I followed the nature protocol (PMID: 24385147), but one tricky thing is that we don't have enough room to get a individual hood for single cell experiments, so I have to use shared hood with others for RNA operation. For each sample, 10 colorectal cancer cell HT29 cells were picked up with micro manipulator then released into a PCR tube with lysis buffer in tube. After that samples were incubated at 75C for 5min, then followed the SMARTseq2 protocol described in paper, 10 cycles in transcription and 17 cycles in preamplification, but the transcriptase I used was Maxima H Minus Reverse Transcriptase (200 U/ĩL) (EP0751, Thermo).
Actually, I got some results that were not too bad at the beginning, but in current few weeks I suffered from severe RNA degradation issue, although the cDNA yield could reach ~80ng, the peak looked really wired, even I doubled the RNase inhibitor, there's no improvement. Is it too harsh to do SMARTseq with my conditions? Hope you experts could help me and give me some suggestions. Thank you!
Attached is the electropherogram from analyzer https://1drv.ms/u/s!AmIgzq2vDK6fliMiOkXyIEPnfozZ

Last edited by Yin; 05-16-2019 at 04:47 PM.
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Old 05-22-2019, 10:18 PM   #273
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I am trying to do single cell RNAseq for human T cells using Smartseq2. I used the smartscribe to do RT and KAPA HiFi to do pre-amplification. I followed the protocol from my colleague, which leaves out 1M Betaine and 6mM MgCl2 for the first 5 samples. Later I heard from another colleague that adding Betaine will increase the cDNA yield so I added these two reagents for the rest of my samples. Other settings and reagents were kept the same. When I did the QC for the samples by fragment analyzer after bead clean-up, I found with Betaine and MgCl2 the average concentration of the preamplified cDNA decreased dramatically, from 0.5ng/uL to 0.03 ng/uL. So I am wondering what could be the problem.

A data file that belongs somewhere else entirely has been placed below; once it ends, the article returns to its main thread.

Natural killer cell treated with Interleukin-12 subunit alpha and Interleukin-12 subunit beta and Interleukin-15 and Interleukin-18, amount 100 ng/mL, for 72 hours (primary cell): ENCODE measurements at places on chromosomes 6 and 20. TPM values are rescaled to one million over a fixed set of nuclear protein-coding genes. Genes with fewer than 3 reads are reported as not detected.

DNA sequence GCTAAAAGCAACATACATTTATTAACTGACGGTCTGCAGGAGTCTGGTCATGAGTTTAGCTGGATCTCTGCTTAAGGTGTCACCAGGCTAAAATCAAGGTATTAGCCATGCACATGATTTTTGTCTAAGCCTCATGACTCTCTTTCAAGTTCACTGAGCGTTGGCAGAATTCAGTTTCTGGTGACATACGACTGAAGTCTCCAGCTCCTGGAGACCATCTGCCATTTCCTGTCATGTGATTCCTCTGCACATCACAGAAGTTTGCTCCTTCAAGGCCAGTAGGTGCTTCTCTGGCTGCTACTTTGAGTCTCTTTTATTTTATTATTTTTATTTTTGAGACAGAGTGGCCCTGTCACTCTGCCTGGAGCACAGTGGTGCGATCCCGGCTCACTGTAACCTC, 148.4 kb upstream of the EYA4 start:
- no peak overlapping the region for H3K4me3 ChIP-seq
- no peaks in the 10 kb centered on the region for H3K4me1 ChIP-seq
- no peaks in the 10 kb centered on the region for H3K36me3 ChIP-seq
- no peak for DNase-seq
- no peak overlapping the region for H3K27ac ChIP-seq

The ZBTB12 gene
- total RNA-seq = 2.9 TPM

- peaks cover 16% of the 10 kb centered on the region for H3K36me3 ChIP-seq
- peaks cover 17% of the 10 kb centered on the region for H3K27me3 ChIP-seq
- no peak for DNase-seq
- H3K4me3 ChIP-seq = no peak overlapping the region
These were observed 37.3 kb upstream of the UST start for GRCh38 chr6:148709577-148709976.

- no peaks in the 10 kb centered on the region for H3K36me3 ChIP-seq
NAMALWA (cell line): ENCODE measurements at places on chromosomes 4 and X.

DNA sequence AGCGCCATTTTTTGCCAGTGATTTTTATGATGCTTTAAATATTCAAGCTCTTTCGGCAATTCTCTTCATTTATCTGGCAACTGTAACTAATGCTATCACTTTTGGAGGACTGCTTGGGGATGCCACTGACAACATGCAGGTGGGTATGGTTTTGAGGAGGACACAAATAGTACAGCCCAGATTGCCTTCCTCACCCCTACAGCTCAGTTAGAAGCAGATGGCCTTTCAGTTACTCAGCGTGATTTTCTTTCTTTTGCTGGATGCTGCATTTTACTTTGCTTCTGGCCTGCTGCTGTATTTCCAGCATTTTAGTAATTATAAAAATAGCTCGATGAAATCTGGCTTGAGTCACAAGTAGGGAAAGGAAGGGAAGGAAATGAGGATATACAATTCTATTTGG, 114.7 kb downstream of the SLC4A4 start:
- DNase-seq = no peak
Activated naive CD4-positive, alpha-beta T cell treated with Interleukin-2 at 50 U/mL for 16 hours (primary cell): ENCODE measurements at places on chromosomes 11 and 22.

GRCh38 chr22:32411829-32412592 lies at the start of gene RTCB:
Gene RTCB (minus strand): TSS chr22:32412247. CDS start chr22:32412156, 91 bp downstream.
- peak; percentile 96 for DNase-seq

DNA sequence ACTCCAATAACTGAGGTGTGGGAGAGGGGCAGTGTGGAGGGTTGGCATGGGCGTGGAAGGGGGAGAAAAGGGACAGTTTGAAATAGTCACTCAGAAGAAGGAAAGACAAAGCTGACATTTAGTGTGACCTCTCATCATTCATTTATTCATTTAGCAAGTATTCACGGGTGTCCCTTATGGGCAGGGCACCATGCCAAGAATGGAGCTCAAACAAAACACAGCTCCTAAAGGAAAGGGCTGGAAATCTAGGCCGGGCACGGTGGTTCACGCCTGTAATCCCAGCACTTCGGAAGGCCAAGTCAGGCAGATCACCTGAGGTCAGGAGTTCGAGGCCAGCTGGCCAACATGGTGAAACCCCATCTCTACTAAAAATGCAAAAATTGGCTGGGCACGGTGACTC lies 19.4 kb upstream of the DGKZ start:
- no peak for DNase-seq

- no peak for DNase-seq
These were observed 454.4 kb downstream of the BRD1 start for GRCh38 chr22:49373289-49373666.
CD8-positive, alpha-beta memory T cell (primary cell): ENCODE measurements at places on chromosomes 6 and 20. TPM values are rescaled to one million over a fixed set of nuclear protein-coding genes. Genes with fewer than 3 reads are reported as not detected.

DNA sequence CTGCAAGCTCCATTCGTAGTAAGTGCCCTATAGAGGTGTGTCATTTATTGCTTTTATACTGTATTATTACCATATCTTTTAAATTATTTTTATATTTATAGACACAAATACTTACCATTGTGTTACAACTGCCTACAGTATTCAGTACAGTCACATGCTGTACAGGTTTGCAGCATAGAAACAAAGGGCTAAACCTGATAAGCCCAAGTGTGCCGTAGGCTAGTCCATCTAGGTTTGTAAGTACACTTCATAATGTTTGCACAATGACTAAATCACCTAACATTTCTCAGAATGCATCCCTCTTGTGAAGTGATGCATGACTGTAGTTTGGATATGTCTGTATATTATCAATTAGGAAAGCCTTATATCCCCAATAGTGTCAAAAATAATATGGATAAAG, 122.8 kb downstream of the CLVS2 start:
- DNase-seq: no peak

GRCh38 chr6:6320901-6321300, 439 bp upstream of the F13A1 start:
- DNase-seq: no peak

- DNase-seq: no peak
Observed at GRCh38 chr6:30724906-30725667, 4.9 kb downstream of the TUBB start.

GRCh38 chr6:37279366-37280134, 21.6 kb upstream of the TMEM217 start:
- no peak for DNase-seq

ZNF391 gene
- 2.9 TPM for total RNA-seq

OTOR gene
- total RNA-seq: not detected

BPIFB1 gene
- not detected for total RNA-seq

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Old 05-22-2019, 10:53 PM   #274
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I am trying to do single cell RNAseq for human T cells using Smartseq2. I used the smartscribe to do RT and KAPA HiFi to do pre-amplification. I followed the protocol from my colleague, which leaves out 1M Betaine and 6mM MgCl2 for the first 5 samples. Later I heard from another colleague that adding Betaine will increase the cDNA yield so I added these two reagents for the rest of my samples. Other settings and reagents were kept the same. When I did the QC for the samples by fragment analyzer after bead clean-up, I found with Betaine and MgCl2 the average concentration of the preamplified cDNA decreased dramatically, from 0.5ng/uL to 0.03 ng/uL. So I am wondering what could be the problem.